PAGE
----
“’I trust the Constitution itself. The written document is the ultimate stare decisis,’ Thomas argues. ‘Instead of saying stare decisis,’ he explained recently, ‘we should say quo warranto – by what authority?’”

A Supreme Court That Kept Blacks Unarmed

Magnet then plays tour guide to some of Thomas’s most insightful opinions, like 1995’s United States v Lopez, in which he used a congressional overreach of the Constitution’s Commerce Clause to point out that even supposedly legitimate uses of that provision might eventually “give Congress a ‘police power’ over all aspects of American life,” pointing out that “when asked [in oral argument] if there were any limits to the Commerce Clause, the Government was at a loss for words.”

According to Magnet, “Thomas’s magnum opus so far” is his concurrence in the 2010 McDonald v. Chicago decision, in which Chicago’s handguns-within-the-home prohibition was struck down. Thomas “utterly repudiates the Supreme Court’s most tragically wrong and history-changing decisions of them all, the Slaughter-House Cases and United States v. Cruikshank, the two cases … that strangled Reconstruction in its cradle and licensed the generations-long grip of Jim Crow on black Southerners.”

White Southerners in the aftermath of the Civil War did not want freed blacks able to arm themselves, so only five years after the Fourteenth Amendment’s ratification the new amendment was falsely interpreted by the Supreme Court as not applying the Bill of Rights – including Second Amendment gun rights – to the states.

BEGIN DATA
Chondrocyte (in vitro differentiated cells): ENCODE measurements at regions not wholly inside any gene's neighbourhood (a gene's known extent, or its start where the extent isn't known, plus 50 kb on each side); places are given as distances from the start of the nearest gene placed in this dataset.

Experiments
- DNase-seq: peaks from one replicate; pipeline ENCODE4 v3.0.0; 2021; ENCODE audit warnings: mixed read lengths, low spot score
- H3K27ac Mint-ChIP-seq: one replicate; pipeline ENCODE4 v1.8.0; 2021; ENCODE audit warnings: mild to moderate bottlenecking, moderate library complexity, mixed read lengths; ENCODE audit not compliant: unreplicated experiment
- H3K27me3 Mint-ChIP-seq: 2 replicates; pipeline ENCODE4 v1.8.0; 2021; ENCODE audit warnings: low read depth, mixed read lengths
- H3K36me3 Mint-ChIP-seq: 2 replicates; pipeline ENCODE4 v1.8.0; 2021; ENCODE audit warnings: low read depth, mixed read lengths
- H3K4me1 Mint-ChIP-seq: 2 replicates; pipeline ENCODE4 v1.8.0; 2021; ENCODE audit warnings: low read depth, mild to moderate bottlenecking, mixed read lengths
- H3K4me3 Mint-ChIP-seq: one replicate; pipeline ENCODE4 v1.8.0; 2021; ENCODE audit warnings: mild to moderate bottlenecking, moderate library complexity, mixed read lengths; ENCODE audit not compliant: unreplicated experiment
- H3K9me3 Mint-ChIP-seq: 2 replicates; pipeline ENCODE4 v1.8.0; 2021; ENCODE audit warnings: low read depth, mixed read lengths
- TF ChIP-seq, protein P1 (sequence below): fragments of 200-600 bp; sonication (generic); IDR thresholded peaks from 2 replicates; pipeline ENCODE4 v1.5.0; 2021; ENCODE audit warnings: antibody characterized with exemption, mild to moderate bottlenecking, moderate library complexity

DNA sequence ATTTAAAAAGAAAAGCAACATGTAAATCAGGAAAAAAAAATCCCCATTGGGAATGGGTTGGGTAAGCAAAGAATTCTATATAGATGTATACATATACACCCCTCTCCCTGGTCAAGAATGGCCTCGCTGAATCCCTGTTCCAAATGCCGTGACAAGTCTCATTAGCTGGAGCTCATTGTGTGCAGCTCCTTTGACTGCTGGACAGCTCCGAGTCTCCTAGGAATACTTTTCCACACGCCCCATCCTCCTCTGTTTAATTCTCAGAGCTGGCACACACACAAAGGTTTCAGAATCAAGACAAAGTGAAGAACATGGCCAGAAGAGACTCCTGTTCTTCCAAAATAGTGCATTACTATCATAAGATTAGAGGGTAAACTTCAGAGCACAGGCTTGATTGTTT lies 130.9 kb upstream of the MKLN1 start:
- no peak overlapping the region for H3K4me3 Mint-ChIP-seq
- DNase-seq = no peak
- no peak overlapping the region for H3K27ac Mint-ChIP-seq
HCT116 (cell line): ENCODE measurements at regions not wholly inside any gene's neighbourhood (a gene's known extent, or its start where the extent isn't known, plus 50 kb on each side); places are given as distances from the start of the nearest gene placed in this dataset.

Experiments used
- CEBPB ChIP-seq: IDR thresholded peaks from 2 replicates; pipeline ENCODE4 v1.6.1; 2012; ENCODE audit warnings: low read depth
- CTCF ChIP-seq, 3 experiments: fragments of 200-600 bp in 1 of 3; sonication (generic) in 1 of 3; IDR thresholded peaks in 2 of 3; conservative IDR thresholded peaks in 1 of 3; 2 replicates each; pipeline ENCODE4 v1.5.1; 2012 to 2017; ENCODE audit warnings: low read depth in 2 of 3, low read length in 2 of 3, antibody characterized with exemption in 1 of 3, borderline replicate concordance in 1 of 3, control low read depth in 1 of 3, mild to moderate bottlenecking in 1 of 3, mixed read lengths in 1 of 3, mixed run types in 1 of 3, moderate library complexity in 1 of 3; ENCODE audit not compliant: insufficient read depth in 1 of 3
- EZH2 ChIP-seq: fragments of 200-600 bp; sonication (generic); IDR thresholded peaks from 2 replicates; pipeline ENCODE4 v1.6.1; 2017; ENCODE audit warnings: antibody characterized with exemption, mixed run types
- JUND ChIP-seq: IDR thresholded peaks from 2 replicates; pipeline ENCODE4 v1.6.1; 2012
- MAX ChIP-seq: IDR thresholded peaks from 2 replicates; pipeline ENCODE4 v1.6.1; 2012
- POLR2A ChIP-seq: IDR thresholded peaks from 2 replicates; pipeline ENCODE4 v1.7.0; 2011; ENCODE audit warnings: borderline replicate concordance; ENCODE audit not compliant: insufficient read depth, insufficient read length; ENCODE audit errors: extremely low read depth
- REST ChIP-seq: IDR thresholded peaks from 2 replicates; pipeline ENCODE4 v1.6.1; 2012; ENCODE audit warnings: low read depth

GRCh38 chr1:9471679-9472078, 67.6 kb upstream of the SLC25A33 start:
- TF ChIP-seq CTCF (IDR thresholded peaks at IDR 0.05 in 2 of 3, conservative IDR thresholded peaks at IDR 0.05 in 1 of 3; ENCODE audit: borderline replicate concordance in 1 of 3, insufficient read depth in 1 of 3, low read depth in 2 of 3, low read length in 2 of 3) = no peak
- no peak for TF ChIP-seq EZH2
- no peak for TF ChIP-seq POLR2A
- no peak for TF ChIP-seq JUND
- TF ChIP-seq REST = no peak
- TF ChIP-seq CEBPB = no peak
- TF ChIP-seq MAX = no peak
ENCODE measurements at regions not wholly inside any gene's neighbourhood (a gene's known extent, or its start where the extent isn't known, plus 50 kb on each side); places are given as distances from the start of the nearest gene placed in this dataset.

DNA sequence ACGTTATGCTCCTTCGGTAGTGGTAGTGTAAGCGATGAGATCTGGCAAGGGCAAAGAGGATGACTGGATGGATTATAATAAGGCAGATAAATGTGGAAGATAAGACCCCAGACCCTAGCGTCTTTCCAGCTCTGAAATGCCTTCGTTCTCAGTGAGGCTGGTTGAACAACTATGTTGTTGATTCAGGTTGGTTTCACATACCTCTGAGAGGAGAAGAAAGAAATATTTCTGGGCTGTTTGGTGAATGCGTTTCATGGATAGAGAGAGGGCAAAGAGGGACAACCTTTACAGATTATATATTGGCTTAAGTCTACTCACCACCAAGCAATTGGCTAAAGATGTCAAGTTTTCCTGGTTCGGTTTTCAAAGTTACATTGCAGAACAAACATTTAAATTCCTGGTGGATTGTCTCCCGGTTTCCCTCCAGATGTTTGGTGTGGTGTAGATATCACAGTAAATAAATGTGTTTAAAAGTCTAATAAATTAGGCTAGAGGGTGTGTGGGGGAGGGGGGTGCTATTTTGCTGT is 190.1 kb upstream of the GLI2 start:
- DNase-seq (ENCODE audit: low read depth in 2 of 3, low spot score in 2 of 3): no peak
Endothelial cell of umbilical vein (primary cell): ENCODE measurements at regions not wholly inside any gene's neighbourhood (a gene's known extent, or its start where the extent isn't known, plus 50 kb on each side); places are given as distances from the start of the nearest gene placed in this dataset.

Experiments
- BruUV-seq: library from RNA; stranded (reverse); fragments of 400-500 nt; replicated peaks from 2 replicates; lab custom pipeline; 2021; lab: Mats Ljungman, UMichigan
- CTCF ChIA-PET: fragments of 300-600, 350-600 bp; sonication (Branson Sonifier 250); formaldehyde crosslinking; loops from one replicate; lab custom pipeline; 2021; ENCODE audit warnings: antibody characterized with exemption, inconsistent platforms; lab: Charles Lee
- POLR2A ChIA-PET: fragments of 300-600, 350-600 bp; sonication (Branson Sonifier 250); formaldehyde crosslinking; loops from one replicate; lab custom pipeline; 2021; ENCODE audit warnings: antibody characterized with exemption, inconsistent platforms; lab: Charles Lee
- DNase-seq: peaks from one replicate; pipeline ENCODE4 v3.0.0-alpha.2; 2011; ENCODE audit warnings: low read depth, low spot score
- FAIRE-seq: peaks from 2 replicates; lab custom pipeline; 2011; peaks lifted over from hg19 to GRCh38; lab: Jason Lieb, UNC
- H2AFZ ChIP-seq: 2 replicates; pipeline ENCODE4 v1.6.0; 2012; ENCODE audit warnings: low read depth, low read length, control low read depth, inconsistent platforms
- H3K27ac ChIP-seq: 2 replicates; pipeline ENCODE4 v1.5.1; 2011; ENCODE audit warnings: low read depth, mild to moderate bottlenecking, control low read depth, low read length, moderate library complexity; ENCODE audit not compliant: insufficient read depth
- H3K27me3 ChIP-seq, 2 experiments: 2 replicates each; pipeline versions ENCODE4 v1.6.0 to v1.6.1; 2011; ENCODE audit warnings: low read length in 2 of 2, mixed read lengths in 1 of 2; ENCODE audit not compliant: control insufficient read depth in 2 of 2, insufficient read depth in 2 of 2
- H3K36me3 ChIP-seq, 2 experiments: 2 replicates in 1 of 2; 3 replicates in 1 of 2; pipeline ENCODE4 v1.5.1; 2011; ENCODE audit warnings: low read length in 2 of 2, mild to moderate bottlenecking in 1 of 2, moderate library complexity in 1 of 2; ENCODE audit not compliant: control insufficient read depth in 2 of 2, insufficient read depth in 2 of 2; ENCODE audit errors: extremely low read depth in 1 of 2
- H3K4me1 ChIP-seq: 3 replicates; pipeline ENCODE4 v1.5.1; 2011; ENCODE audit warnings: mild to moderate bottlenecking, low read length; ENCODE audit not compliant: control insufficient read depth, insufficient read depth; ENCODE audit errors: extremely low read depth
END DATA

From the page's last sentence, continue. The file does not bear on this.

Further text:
Cruikshank’s holding that blacks could look only to state governments for protection of their right to keep and bear arms enabled private forces, often with the assistance of local governments, to subjugate the newly freed slaves and their descendants through a wave of private violence designed to drive blacks from the voting booth and force them into peonage, an effective return to slavery,” Justice Thomas wrote. “Without federal enforcement of the inalienable right to keep and bear arms, these militias and mobs were tragically successful in waging a campaign of terror against the very people the Fourteenth Amendment had just made citizens.”

The Second Amendment suppressed for white supremacist purposes. Imagine.

The “substantive due process” doctrine used by the others in the McDonald majority, as venerable and oft-used over many years as it may be, repeatedly “applies rights against the States that are not mentioned in the Constitution at all, even without seriously arguing that the Clause was originally understood to protect such rights,” Thomas noted, citing Roe and 1905’s Lochner v. New York, a discredited ruling that held that laws limiting working hours violated the due process clause.

Thomas called the doctrine “a legal fiction” that “fails to account for both the text of the Fourteenth Amendment and the history that led to its adoption, filling that gap with a jurisprudence devoid of a guiding principle. I believe the original meaning of the Fourteenth Amendment offers a superior alternative, and that a return to that meaning would allow this Court to enforce the rights the Fourteenth Amendment is designed to protect with greater clarity and predictability than the substantive due process framework has so far managed.”

Thomas reminded his colleagues: “stare decisis is only an ‘adjunct’ of our duty as judges to decide by our best lights what the Constitution means.”

Experts Vs. The People Themselves